Karina Tregub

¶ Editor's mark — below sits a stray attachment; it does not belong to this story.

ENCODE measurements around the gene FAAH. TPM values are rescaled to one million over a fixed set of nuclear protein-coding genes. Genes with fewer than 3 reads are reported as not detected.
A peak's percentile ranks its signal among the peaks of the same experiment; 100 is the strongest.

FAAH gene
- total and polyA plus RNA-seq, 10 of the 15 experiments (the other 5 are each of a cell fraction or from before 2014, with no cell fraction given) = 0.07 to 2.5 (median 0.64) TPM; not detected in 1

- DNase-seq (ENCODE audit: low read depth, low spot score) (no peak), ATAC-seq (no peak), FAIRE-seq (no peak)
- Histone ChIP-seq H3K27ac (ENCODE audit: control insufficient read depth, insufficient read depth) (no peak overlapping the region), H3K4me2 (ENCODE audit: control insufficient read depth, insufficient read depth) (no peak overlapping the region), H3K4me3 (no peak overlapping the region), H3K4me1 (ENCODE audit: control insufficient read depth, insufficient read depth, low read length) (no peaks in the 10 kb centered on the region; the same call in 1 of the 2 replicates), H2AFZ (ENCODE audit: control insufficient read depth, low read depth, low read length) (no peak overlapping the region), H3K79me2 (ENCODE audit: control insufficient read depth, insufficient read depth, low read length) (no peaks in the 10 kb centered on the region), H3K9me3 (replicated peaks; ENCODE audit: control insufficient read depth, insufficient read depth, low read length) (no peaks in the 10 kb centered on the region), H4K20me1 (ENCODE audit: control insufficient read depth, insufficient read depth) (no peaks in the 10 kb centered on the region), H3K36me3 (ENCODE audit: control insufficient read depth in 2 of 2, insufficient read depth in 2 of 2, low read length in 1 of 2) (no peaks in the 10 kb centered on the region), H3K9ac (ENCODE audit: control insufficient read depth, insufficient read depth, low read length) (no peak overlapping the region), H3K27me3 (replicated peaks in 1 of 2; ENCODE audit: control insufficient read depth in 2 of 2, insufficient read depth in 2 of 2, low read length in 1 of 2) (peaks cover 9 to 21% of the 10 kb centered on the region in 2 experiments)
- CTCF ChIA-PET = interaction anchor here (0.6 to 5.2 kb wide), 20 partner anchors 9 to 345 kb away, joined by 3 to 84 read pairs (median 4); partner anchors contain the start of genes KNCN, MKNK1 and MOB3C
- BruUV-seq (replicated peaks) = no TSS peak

Although George Orwell paints a very poignant picture of the horrors of the 1930’s industrialized northern cities of England, he does not provide a concrete roadmap to get from this inhumane capitalism to proper socialism. We have agreed that Orwell sees socialism as a possible but almost unattainable answer to the evils of capitalism. As much as Orwell criticizes the effects of capitalism, these effects cannot be taken out of the context of this time period, and the stage in which capitalism was evolving. I agree with Irina that Orwell should not completely discredit capitalism, treating it as the inhumane force causing the horrible working and living conditions of the coal miners. What he observes is atrocious and dreadful, but this is not an absolute effect of capitalism. Orwell also claims that capitalism retards the development of new machinery, and that socialism necessarily leads to industrial growth and increased productivity. He feels that capitalism cannot bring about development because “any invention which does not promise fairly immediate profits is neglected.” However, how can an invention bring economic growth without raising profits as well? Immediate profit is a relative term in economic development, and the ability to see long-term profit possibilities is just as important in capitalism as short-term success. Therefore, capitalism should not be completely ambushed as an evil, when it can actually bring a solution, if approached correctly. Economic progress is an important solution for the betterment of the working class. This could be achieved with the creation of institutions, which would help level the income gaps between the working class and the middle class, by providing more social welfare. This is something that happened later on, in the U.S., and it could answer some of the issues that Orwell addresses. It probably would not lead to perfect equality, but looking at some socialist societies during the 1930’s, even in its best form, socialism could also never achieve perfect equality, and often maintained social animosities.